A record-breaking heat wave in 2011 killed a seaweed species that many fish and other creatures call home along a 100 km stretch of the Western Australian coast. That underlines the threat from climate change, which is driving more regular ‘extreme events’ like heatwaves, according to Dan Smale of the University of Western Australia (UWA). “Extreme events can wipe out species at their range edge incredibly quickly, which may have wide ranging implications for whole communities of associated plants and animals,” he said.
Metre-plus tall strands of Scytothalia dorycarpa seaweed sway around cool water rocky reefs in southern Australia, forming a playground for other species. It is thought to have evolved in cool conditions, and therefore to be sensitive to warmth. For that reason, in 2006, Dan and his UWA colleague Thomas Wernberg started tracking it in two main locations, Jurien Bay and Hamelin Bay, and 27 other sites. “We suggested that by monitoring its abundance and distribution, we could detect ecologically-significant climate change impacts over periods of years to decades,” Dan said. “We did not realise, however, that the highest-magnitude seawater warming event on record was just around the corner, and we did not expect to see such sudden and extensive shifts in its distribution.”
That extreme was reached in 2011 during the cooler ‘La Niña’ phase of the El Niño Southern Oscillation climate cycle. By contrast to the current Australian heatwave, temperatures rose thanks to an especially strong La Niña increasing the flow of warm water from the tropics. In March 2011 Thomas and Dan measured sea surface temperatures up to 4°C higher than the average for 2006-2010. The heatwave temperatures stayed more than 2°C above the 2006-2010 level for around 10 weeks in both bays.
Surveying shark-infested waters
During that period, scientists collected reports of its consequences, including thousands of dead fish washing ashore. It meant a colony of Little Penguins living in the area failed to breed, while sharks and turtles ventured much farther south than usual to stay in comfortable temperatures. Coral reefs became bleached, which happens when colourful algae that live in the coral tissue die. In fact, it looks like the heatwave affected all levels of the area’s ecosystem, Thomas told me. “But few scientists have gone and quantitatively resurveyed sites and organisms after the heatwave. This put us in a unique position to make the sorts of discoveries we report.”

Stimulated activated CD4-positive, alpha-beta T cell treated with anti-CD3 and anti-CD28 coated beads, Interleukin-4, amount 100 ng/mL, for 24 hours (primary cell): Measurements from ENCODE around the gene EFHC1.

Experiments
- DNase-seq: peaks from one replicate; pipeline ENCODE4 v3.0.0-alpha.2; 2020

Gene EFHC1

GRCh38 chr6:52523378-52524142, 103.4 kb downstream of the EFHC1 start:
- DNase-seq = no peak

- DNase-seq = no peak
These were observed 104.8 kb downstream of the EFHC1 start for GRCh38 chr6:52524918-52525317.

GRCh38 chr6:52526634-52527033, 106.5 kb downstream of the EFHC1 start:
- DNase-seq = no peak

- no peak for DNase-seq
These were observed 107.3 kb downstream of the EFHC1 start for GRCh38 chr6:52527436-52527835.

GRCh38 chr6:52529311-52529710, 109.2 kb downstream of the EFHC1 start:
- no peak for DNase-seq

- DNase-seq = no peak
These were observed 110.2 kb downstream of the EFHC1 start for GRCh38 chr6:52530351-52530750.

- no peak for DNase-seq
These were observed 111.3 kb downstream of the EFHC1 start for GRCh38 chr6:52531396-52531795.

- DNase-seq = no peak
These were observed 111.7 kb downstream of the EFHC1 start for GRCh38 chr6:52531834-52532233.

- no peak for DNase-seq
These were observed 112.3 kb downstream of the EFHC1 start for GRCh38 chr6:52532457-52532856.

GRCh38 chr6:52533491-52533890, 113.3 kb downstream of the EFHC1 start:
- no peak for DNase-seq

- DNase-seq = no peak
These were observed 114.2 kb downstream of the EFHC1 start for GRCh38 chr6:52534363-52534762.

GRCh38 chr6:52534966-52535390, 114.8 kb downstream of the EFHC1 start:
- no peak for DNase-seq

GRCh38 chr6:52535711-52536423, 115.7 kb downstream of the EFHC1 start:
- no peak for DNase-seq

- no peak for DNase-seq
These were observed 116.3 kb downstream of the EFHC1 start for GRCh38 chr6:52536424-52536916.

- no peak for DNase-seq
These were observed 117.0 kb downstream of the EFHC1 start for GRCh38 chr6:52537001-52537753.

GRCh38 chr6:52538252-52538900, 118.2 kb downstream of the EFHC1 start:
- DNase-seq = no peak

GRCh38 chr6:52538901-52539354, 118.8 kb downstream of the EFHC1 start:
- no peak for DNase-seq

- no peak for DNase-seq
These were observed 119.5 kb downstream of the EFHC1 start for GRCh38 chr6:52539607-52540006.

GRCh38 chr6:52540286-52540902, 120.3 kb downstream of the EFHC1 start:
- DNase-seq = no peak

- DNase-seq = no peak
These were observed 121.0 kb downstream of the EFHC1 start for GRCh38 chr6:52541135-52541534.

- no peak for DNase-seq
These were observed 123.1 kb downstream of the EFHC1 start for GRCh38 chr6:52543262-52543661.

That unique position comes from what Thomas and Dan needed to do to understand just how badly the seaweed was hit. They had to gather together the equipment needed to send submarines or scuba dive to the sea bed to measure it first hand, in rough, shark-infested waters. Once there, they carefully counted how much of the sea bed was covered by different species in six 0.5 x 0.5 metre square plots, known as ‘quadrats’. They also estimated how much S. dorycarpa there was along separate 25 metre-long transects, 40 of them in each bay, and more than five in the other locations. After taking measurements, the scientists could then compare them against what they got from the same methods in the same places in previous years. Finally, they cut seaweed tissue from the sites to measure how well they converted CO2 to oxygen through photosynthesis at different temperatures.
The scientists’ surveys showed that S. dorycarpa had completely disappeared from Jurien Bay, but no change was seen at the cooler, more southerly, Hamelin Bay. Overall, their data showed the heatwave caused the northernmost limit – the warmest place – where the seaweed could be found had moved 100 km south in less than 1 year. That’s around one-twentieth of the total area it covers worldwide, they write in a paper published in the research journal Proceedings of the Royal Society B on Wednesday. Though the ranges many species can be found in have been moving towards cooler places near the poles, Dan says this is among the first evidence for such shifts in ocean ecosystems. “Our study showed unequivocally how climate can drive range contractions – there are very few studies that have shown this for marine species,” Dan said. Meanwhile, the seaweed tissue tests helped explain why the heat’s effect was so dramatic. “The species could not maintain photosynthesis at the temperatures that range-edge populations experienced during the heat wave,” Dan added “There is little doubt that the range contraction was driven by the warming event.”
Though S. dorycarpa has been hit hard, it’s too soon to judge what its absence will mean in the areas it has disappeared from. “With any kind of environmental change there will be ecological ‘winners’ and ‘losers’,” Dan said. “In the short term, the gaps in the seaweed canopy have been colonised by ‘weedy’ turf algae, which do not provide a complex, 3-dimensional habitat for other species. In the longer term, it is possible that warm-water seaweeds or even hard coral species will colonise the newly-available space. However, this could take many years and other factors like light, nutrients, ocean currents and maybe ocean acidification complicate any predictions. We need to continue to monitor these study locations to see whether communities return to a pre-heatwave state or – more likely – shift in structure towards more ‘warm-affinity’ communities.”
Smale, D., & Wernberg, T. (2013). Extreme climatic event drives range contraction of a habitat-forming species Proceedings of the Royal Society B: Biological Sciences, 280 (1754), 20122829-20122829 DOI: 10.1098/rspb.2012.2829